Click here to Download Daniel Boone PDF Book by John Stevens Cabot Abbott English having PDF Size 2 MB and No of Pages 110.
The little fleet of three small vessels, with which Columbus left Palos in Spain, in search of a new world, had been sixty-seven days at sea. They had traversed nearly three thousand miles of ocean, and yet there was nothing but a wide expanse of waters spread out before them. The despairing crew were loud in their murmurs.
Daniel Boone PDF Book by John Stevens Cabot Abbott
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Demanding that the expedition should be abandoned and that the ships should return to Spain. The morning of the 11th of October, 1492, had come. During the day Columbus, whose heart had been very heavily oppressed with anxiety, had been cheered by some indications that they were approaching land.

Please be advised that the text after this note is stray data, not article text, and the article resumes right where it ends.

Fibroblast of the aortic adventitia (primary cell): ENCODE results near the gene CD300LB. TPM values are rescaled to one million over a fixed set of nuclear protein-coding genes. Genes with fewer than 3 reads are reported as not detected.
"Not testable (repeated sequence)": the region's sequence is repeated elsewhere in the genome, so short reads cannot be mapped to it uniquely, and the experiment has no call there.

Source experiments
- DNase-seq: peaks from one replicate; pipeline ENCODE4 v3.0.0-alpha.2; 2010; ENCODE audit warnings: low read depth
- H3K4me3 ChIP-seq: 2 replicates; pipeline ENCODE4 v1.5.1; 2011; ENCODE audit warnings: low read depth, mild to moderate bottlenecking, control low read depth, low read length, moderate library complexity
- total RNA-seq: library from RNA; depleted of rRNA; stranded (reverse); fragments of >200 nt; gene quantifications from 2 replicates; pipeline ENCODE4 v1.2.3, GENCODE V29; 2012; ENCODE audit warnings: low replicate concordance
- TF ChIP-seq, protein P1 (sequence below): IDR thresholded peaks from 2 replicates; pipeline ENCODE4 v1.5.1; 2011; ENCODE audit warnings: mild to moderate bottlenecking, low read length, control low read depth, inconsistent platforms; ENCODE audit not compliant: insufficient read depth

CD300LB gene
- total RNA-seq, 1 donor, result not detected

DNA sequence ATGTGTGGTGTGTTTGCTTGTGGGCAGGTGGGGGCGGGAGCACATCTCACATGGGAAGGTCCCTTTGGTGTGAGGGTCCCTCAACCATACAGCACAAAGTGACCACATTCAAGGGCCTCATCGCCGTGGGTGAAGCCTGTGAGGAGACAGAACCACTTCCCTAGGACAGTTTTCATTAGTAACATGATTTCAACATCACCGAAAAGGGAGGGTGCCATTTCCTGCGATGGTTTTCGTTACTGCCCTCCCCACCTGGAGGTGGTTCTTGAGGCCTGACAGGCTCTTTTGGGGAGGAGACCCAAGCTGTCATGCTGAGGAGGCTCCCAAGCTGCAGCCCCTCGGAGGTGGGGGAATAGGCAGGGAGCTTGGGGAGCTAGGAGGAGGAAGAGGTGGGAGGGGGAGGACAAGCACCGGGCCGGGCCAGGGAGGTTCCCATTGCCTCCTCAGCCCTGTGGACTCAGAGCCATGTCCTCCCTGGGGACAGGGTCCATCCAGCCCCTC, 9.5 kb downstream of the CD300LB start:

Fresh seaweed was occasionally seen and a branch of a shrub with leaves and berries upon it, and a piece of wood curiously carved had been picked up. The devout commander was so animated by these indications, that he gathered his crew around him and returned heartfelt thanks to God, for this prospect that their voyage would prove successful.
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It was a beautiful night, the moon shone brilliantly and a delicious tropical breeze swept the ocean. At ten o’clock Columbus stood upon the bows of his ship earnestly gazing upon the western horizon, hoping that the long-looked-for land would rise before him. Suddenly he was startled by the distinct gleam of a torch far off in the distance.
For a moment it beamed forth with a clear and indisputable flame and then disappeared. The agitation of Columbus no words can describe. Was it a meteor? Was it an optical illusion? Was it light from the land? Suddenly the torch, like a star, again shone forth with distinct though faint gleam. Columbus called some of his companions to his side and they also saw the light clearly.
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But again it disappeared. At two o’clock in the morning a sailor at the look out on the mast head shouted, “Land! land! land!” In a few moments all beheld, but a few miles distant from them, the distinct outline of towering mountains piercing the skies. A new world was discovered. Cautiously the vessels hove to and waited for the light of the morning.